Your instructors will tell you that verification of the targets for air strikes,
artillery, and naval gun fire (all missiles now days) are the responsibility of
the forward observer. My uncle Tai Chun, Colonel U.S. Air Force, B-52 pilot and
bombardier, found the bombing of innocent civilians very disturbing. Will you?
-- Uncle Jon]
John Farnam's rules to keep you out of trouble:
Don't go to stupid places.
Don't do stupid things.
Don't hang out with stupid people.
Be in bed by 10 PM. Your own bed.
Don't look like a freak.
Don't fail the attitude test.
----- Training (figuring out the correct tasks to learn) -----
"When the Moment of Truth arrives,
The Time for Preparation has passed."
-- Mike Mercer
"Q and A 2" by John Farnam
John gives a list of things you need to know. Copy it down, and decide to get
training in each thing listed. Ya, it will take several years. But, you've
got nothing better to do. Really, you don't have anything more important to do.
You need training because:
You don't know what you don't know.
Much of what you know is false.
It's good to the have the answers before the criminal tests you.
-- Claude Werner (paraphrased)
Guardian Conference, 1st Annual
I know it's late notice. Maybe you'd like to attend next year.
The list of courses:
"The real value of training and practice isn't gaining technical competence,
it's achieving confidence in your abilities."
-- Claude Werner
"Visual Perception Delay and In-The-Back Shootings" by Mike Ox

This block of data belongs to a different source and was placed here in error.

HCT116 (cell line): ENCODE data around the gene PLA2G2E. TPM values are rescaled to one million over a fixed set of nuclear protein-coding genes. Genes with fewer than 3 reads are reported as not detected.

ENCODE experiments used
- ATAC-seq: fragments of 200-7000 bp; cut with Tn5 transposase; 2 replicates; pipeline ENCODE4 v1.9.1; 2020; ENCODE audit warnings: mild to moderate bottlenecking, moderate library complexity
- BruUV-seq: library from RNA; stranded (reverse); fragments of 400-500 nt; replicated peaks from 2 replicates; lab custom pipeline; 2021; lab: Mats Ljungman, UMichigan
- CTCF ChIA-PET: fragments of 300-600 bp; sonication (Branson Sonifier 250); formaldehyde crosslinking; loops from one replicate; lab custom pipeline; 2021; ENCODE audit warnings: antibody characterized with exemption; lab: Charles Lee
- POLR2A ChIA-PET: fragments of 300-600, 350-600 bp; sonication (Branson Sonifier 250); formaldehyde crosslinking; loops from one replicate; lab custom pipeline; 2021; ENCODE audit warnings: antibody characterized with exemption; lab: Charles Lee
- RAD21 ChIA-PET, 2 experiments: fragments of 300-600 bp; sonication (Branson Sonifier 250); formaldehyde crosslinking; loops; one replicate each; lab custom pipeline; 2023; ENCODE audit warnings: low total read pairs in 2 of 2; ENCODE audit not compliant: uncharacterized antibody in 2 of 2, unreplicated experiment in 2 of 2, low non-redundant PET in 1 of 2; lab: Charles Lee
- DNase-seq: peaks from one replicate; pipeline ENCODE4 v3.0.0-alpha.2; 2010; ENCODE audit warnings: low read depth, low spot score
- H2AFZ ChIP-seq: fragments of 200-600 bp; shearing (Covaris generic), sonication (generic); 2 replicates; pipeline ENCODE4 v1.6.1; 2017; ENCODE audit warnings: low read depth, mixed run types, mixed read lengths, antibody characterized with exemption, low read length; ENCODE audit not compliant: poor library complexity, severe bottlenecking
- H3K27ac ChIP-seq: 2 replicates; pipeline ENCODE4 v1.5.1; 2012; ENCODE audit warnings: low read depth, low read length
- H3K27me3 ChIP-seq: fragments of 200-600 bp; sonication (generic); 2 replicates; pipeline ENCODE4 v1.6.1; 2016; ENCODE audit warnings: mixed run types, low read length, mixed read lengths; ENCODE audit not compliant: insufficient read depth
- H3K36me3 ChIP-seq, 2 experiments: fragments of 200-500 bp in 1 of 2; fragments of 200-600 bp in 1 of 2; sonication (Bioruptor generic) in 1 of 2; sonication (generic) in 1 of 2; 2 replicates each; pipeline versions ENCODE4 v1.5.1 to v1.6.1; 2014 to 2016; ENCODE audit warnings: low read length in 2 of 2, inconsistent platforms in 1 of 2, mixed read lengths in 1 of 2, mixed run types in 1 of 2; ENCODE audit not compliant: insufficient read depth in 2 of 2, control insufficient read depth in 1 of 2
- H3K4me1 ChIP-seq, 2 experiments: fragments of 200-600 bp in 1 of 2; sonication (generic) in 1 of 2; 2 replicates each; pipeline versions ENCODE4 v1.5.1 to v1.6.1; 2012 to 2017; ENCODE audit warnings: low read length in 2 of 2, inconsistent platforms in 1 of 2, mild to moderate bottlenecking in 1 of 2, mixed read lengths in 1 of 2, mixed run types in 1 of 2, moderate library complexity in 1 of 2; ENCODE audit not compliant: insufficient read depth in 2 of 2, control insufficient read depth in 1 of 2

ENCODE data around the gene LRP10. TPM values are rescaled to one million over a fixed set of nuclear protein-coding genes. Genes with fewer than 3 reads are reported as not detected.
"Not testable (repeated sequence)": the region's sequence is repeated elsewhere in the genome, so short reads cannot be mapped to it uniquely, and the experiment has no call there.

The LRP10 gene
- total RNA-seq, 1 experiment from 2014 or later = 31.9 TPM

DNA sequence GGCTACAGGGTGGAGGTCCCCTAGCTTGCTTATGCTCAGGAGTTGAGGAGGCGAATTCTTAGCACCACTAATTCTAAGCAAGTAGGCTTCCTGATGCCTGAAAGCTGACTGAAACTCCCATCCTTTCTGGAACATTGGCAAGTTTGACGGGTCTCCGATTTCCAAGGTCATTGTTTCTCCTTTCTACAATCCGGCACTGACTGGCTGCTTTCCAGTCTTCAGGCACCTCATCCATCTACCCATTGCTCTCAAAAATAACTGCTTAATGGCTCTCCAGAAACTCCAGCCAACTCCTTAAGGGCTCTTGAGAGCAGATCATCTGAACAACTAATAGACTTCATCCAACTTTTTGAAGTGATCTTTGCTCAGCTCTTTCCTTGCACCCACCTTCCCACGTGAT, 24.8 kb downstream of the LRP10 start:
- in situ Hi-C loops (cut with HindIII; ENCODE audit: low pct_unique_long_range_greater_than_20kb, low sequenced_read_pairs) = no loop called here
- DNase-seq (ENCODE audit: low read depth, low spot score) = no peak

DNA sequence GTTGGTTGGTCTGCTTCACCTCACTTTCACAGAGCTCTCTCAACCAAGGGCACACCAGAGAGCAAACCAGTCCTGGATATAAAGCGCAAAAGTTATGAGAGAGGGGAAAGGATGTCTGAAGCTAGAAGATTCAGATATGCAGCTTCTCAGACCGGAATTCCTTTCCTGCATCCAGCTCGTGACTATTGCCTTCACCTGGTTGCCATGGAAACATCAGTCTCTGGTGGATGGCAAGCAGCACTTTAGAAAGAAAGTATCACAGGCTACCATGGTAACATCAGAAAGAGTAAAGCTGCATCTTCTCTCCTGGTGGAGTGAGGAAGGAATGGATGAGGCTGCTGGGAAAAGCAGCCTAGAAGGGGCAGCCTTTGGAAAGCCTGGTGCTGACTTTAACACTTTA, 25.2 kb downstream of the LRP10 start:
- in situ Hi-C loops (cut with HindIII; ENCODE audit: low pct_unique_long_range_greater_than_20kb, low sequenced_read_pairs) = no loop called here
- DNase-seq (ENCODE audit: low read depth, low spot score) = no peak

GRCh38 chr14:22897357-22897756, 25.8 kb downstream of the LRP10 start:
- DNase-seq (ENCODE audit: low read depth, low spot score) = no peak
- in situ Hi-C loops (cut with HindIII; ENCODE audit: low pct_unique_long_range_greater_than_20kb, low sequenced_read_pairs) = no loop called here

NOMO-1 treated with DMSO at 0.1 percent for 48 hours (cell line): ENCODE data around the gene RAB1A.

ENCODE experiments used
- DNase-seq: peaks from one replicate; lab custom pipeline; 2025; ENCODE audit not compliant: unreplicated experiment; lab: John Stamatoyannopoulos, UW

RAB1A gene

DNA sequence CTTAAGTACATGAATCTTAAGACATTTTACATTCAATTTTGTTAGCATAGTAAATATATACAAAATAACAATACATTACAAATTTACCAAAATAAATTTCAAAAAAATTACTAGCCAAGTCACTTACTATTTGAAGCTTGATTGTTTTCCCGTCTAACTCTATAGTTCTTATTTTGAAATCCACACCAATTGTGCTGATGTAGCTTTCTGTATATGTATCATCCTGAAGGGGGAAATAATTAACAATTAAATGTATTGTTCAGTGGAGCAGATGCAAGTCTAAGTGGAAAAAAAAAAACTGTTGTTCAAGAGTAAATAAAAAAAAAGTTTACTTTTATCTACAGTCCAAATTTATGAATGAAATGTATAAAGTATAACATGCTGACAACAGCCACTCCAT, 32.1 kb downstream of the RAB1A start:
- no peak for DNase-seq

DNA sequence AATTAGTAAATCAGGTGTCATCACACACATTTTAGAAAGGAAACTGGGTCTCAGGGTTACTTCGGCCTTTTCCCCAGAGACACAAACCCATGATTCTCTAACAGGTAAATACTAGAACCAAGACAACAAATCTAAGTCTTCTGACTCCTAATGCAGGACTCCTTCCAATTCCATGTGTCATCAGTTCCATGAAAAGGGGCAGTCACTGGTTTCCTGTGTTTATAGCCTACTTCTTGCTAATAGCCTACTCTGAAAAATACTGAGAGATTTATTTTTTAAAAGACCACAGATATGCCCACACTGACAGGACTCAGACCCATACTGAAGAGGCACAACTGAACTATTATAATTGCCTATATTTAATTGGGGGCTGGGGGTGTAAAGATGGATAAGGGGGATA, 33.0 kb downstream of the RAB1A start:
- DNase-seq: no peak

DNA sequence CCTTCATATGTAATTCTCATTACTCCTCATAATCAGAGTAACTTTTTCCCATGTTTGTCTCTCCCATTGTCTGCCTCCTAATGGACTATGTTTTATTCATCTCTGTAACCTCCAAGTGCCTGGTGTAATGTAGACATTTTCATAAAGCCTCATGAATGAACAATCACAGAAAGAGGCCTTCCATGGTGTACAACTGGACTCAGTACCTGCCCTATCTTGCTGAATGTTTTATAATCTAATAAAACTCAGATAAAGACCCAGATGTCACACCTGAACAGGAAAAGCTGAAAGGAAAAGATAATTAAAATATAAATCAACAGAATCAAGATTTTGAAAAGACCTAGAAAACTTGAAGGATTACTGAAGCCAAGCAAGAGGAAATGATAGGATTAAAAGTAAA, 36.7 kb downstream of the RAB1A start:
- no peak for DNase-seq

"Build up to stress training at a level where you experience choppy vision
so you can identify it for what it is and compensate for it when you realize
you’ve got it."
Read the comments to this article.
“The secret of success is this.
Train like it means everything when it means nothing – so you can
fight like it means nothing when it means everything.”
-- Lofty Wiseman
"8 Critical Handgun Skills and Concepts: Beyond the Basics" by Col. Benjamin Findley
1. Shooting With Your Off-Support Hand
2. Shooting One-Handed And Two-Handed
3. Shooting On The Move And While In Various Positions
4. Shooting From Different Self-Defense Distances
5. Shooting Various Sizes And Numbers Of Self-Defense Targets
6. Drawing And Loading The Handgun
7. Shooting Different Calibers Of Handguns
8. Shooting Different Handgun Actions And Features
Jeff Gonzales, training videos -
"REACTING to a surprise, complex visual cue to shoot is amazingly different
than being primed and reacting to a binary audible cue to shoot. But once you've
reacted, the response is almost identical."
-- Mike Ox
'Grip strength exercises for accuracy' by Kevin Michalowski, USCCA
Physical fitness is a key element of self defense.
"All the HiTS!!" by Lee Weems
"Training is NOT an event, but a process.
Training is the preparation FOR practice".
-- Claude Werner
----- Practice (how to get good at that task) -----
A lot of people have the will to win.
Very few people have the will to prepare to win.